Sunday, January 29, 2012

Rework: A Review

Rework by Jason Fried and David Heinemeier Hansson is a fun to read volume which shares the wisdom gained from the authors' starting 37signals. Released in 2010, it's a refreshing approach. Instead of drawing conclusions from the prescribed laws of business, the approach is simply sharing what has been learned inductively to be true.

Written like a blog with plenty of art, each "post" is somewhat autonomous, even though they are organized under chapter headings like Takedowns, Promotion, Hiring, Damage Control, Culture, and more. One of the better posts is on using an economy of words to improve the clarity of your message. They cut the book from 57,000 to 27,000 words and thus, the book reads like a charm.

The book debunks conventional myths and sources of needless stress, such as workaholism, meetings, growth, planning, out-doing the competition, decisions and experience: "How long someone's been doing something is overrated. What matters is how well they've been doing it." Accordingly, ASAP is poison: using this inflationary word will "create artificial stress, which leads to burnout and worse."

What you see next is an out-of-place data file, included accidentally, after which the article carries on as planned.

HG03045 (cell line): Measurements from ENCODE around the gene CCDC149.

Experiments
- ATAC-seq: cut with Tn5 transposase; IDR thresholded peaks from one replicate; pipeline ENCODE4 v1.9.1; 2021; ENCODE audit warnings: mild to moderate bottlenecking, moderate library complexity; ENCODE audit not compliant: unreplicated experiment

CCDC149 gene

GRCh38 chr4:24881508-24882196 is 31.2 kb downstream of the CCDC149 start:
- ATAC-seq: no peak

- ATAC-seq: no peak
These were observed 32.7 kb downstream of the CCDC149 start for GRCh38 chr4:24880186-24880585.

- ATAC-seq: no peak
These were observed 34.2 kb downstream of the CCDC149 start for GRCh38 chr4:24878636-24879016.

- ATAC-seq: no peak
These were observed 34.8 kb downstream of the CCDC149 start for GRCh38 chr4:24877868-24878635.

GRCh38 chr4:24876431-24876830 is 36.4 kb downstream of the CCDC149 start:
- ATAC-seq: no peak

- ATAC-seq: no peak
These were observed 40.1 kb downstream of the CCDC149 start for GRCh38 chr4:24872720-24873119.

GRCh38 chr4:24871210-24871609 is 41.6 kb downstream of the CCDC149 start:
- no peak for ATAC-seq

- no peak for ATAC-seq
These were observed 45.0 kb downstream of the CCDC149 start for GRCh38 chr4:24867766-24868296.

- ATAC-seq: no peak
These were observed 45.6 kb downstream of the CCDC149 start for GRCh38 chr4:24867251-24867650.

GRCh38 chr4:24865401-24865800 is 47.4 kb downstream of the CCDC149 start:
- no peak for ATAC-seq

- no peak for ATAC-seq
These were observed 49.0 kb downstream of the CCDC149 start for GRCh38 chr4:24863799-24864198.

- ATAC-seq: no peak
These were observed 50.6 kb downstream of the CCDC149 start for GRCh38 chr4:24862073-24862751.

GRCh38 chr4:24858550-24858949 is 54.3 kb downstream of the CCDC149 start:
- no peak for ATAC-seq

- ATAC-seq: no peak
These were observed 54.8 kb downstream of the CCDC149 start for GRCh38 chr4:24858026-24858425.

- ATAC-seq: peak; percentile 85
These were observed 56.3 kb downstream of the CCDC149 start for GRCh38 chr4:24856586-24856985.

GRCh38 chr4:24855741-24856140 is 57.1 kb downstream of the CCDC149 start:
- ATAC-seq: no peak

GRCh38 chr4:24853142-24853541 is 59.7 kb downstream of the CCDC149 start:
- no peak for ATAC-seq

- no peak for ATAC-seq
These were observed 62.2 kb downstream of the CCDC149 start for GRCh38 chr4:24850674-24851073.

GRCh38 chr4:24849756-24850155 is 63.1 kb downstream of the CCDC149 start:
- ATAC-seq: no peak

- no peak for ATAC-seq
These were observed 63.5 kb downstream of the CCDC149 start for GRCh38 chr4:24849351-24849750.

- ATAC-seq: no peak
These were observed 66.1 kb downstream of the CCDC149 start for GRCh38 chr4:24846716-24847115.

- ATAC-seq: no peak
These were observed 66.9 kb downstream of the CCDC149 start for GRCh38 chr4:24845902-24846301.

Contending that resumes are ridiculous, the authors argue that the cover letter is a much better test: "If the first paragraph sucks, the second has to work that much harder. If there's no hook in the first three, it's unlikely there's a match there. On the other hand, if your gut is telling you there's a chance...then move on to the interview stage."

Writing itself, the authors explain, is making a comeback everywhere, because whether it's an e-mail, text-message, blog or website, writing "is today's currency for good ideas." Moreover, since writing skills pay off whatever you're doing, hire the best one. A good writer is a good thinker and clear communicator, knowing how to make things easy to understand for their audience.

You can enjoy a fairly quick read of Rework the book; however, the ideas in it will prompt reflection and will challenge you to rethink old maxims which have proven to be somewhat useless in practice.

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